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Sunday, October 24, 2010

JEFFREY MORGANíS MEDIA BLACKOUT #234


JOS
É CAN YOU SEE JEFFREY MORGAN’S MEDIA BLACKOUT #234!

Mudvayne
Mudvayne (Epic) :: Visually, the artwork appears blank unless seen under a black light. Musically, the disc should’ve been left blank too.

David Lee Roth
“Blacklight”  (Wawazat!) :: You see?

Bill Dana
My Name...José Jiménez (Kapp) :: You see?

JW-Jones
Midnight Memphis Sun (Northern Blues) :: Did I hear a hint of Pat Boone in JW’s voice on this bloozified country twanger? Lemme go play it again; I’ll be right back.

Pat Boone
In A Metal Mood: No More Mr. Nice Guy (Hip-O) :: I bet Tony Bennett wishes he had Ronnie James Dio and Ritchie Blackmore sitting in on one of his swingin’ sessions!

JW-Jones
Midnight Memphis Sun (Northern Blues) :: Indeed I did!

Dan Mangan
Nice, Nice, Very Nice (File Under: Music) :: As nice as this gentle romp is, wouldn’t it be nicer if Canada’s answer to Kevin Ayers could now find his Canucklehead counterparts to Cale, Nico, and Eno?

Kevin Ayers
“Falling In Love Again” (Island) :: Exactly!


Hadouken!
For The Masses (Surface Noise) :: The cover sticker claims that this one contains “The Prodigy’s energy” but it’s just a monotonous retread of Liam Howlett’s brainchild without a single shred of originality. Now you know why the band’s name translated into in English means: “Bland Theft Audio!”

Peter Bjorn
Living Thing (Sony) :: Track one is awash with a pale pallet of minimal synth sounds and handclaps. Track two introduces the drum machines. Track three, well, you get the idea.

Dusty Rhodes And The River Band
Palace And Stage (Side One Dummy) :: Don’t let the band name fool you ’cause this ain’t no country hoe-down, it’s an ambitious aural production that’s reminiscent of ELO-down.

Vienna Teng
Inland Territory (Zoë) :: Is this the richly complex imaginary soundtrack to a silent film or a foreign film? Either way, it’ll provide you with a wealth of mental images that’ll last a lifetime. Close your eyes and see for yourself.

Charles Mingus
Epitaph (Eagle Eye) :: This two hour excursion into the depths of tuxedoed symphonic avant jazz is boring to watch but an excellent aural delight if you pass on the visuals and just play it as an audio disc.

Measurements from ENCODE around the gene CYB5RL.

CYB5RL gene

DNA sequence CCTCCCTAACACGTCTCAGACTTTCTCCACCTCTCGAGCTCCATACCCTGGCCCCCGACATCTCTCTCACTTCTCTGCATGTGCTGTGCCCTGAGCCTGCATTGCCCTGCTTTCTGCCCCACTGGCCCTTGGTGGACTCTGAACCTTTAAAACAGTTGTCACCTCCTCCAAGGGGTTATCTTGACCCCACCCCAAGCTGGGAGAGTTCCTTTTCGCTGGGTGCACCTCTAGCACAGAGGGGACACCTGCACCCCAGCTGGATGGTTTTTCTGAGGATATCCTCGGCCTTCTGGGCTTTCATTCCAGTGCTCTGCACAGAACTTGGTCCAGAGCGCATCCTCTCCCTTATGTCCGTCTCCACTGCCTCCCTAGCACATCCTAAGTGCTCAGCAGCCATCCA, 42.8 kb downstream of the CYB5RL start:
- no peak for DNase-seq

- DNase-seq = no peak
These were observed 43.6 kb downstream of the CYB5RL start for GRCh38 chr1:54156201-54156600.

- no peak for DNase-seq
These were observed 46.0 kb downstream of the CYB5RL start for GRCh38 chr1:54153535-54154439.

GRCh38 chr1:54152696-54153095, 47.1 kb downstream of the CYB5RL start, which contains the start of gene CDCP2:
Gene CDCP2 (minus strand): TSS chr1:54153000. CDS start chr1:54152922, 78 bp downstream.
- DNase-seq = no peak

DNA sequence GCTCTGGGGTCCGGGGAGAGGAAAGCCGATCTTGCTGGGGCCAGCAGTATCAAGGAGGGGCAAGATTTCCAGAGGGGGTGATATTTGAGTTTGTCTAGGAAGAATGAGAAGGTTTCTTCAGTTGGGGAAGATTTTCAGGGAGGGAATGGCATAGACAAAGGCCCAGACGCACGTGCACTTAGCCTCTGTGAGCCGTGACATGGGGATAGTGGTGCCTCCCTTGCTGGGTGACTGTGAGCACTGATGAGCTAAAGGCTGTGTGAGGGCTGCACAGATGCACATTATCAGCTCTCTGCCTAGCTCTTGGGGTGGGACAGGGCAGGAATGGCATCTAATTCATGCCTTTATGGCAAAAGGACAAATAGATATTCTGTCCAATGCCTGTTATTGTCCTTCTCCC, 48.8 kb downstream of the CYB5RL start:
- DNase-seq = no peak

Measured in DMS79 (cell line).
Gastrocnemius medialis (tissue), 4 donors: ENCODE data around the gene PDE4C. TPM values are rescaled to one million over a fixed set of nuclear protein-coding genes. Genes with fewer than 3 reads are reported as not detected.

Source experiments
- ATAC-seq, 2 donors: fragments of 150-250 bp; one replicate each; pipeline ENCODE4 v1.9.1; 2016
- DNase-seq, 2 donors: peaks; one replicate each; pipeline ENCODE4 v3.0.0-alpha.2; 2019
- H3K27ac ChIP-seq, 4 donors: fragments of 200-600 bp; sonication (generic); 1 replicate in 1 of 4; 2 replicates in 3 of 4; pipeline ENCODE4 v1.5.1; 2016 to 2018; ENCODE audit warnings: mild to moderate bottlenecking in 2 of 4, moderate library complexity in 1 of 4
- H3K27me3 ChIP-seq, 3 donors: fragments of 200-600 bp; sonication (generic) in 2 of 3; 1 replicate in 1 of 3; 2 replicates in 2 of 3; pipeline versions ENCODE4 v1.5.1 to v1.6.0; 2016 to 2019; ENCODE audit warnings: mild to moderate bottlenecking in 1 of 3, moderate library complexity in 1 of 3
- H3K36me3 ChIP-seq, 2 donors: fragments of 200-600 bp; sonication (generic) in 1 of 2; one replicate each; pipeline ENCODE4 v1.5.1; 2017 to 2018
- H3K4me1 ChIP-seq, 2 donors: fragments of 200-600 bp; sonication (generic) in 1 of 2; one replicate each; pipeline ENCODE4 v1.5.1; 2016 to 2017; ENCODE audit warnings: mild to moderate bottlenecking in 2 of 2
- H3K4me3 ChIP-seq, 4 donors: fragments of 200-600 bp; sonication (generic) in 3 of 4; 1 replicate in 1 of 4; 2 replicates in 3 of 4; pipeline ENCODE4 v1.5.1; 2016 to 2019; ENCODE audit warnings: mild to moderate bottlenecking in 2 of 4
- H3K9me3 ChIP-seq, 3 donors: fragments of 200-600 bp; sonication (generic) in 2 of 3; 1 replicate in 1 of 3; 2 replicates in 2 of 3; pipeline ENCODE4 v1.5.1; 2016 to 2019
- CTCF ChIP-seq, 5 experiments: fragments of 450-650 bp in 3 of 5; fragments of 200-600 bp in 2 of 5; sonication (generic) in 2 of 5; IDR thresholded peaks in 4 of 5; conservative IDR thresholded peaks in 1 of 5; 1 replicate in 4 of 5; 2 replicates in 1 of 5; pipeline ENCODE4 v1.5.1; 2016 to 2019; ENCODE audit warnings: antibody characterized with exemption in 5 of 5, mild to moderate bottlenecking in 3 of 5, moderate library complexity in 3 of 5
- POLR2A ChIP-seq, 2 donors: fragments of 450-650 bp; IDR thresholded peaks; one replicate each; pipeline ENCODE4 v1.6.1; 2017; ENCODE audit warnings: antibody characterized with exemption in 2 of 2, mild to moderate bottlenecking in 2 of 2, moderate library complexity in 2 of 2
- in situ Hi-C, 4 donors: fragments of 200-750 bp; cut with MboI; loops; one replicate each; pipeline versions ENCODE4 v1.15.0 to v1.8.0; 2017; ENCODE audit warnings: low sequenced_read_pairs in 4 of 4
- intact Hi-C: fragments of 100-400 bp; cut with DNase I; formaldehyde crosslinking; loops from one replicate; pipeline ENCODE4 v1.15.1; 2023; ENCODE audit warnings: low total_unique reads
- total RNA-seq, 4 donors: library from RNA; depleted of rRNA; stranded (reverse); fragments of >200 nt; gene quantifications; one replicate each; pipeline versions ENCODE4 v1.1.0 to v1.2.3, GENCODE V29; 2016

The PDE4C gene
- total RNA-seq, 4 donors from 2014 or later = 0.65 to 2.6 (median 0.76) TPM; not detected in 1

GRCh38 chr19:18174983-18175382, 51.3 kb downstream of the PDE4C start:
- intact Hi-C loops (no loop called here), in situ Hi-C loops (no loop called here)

Billie Holiday
The Life And Artistry Of Lady Day (MVD Visual) :: Stacked & Smacked is more like it.

The Lovely Feathers
Fantasy Of The Lot (Sparks) :: Hysterically tinged melodrama that dresses like a New Wave queen but kicks like a ’80s synthpop mule.

Geoff Berner
Klezmer Mongrels (Jericho Beach) :: If you can’t say anything good about a song called “Half German Girlfriend” with lyrics like: “The Nazi and the Orthodox Jew would both be disgusted if they knew about the dirty things we do,” then don’t say anything at all.

Blue Ash
No More, No Less (Collectors’ Choice) :: This debut album from 1973 interprets the mid-’60s Who, right down to the guitar and drums, with pop songs that are more tightly focused than most complete Who albums from that early era, along with a dash of Badfinger thrown in for good measure.

Emma-Lee
Never Just A Dream (Special Agent) :: This singing songstress does it all with a switch-hitting style that runs the gamut from languid piano blues to bouncing bossa nova to jazzy horned-up swing. She emotes earthily and wails wildly, but can she rock?

Batusis
Batusis (Smog Veil) :: Holy misunderstanding! At first I thought this was some kinda Adam “Batusi” West tribute album! Then I took another look and discovered that it’s a four track EP by Cheetah “Dead Boy” Chrome and Sylvain “Sylvain” Sylvain that’s gotta lotta grungy guitar! Holy overdose!

Kele Fleming
World In Reverse (Tin Forest) :: Don’t let the ambiguous name fool ya ’cause Kele’s a she and she’s got the kind of powerful high ululating voice that, in my world, would be screamin’ out maximum amped rock ’n’ roll just like Grace Slick used to do—so you can imagine just how expressive and impressive Kele sounds singing her own insightfully sensitive songs from behind an acoustic guitar.

The Black Pacific
The Black Pacific (Side One Dummy) :: I dunno; sounds like a double time thrashmo version of Marilyn Manson, whadda you think?

The New Czars
Doomsday Revolution (Samson) :: Now that the Ramones are ancient history, these wannabe revolutionaries are D-U-M-B enuff to think that the coast is clear for them to steal the Gabba Four’s patriotic American eagle logo without anyone noticing—which only proves that they’ve been snorting too much Carbona. At least they have the common decency to record an album of Steve Miller meets ZZ Top hard-edged power pop puds instead of the expected “1-2-3-4!” knock-offs, but still...

SIZZLING PLATTER OF THE WEEK:
Kate Reid
I’m Just Warming Up (self released) :: With song titles like “The Only Dyke At The Open Mic” and “Emergency Dyke Project,” you can probably guess which side of the swingin’ gate country singin’ Kate is straddling. She’s got a brain as big as her heart and a good-natured sense of humor that’s even bigger. But don’t let her cheerful chirpy voice fool ya ’cause Kate’s nobody’s fool, nuh uh. That’s why she prefaces each set of lyrics in the booklet with insightful little explanations and relevant bits of advice like: “In mainstream pop culture, lesbianism is becoming a marketing tool to reach male audiences. Not good.”

Of course Kate’s right but, what with me bein’ a guy who still harbors eleventh hour Honor Blackman conversion fantasies, I’m not ashamed in the least to admit that talkin’ tales like “Ex-Junkie Boyfriend” and “Truckdriver” made me fall head over heels for her.

Marlene Dietrich
“Falling In Love Again” (Decca) :: Can’t help it.

Be seeing you!

Sun, October 24, 2010 | link 


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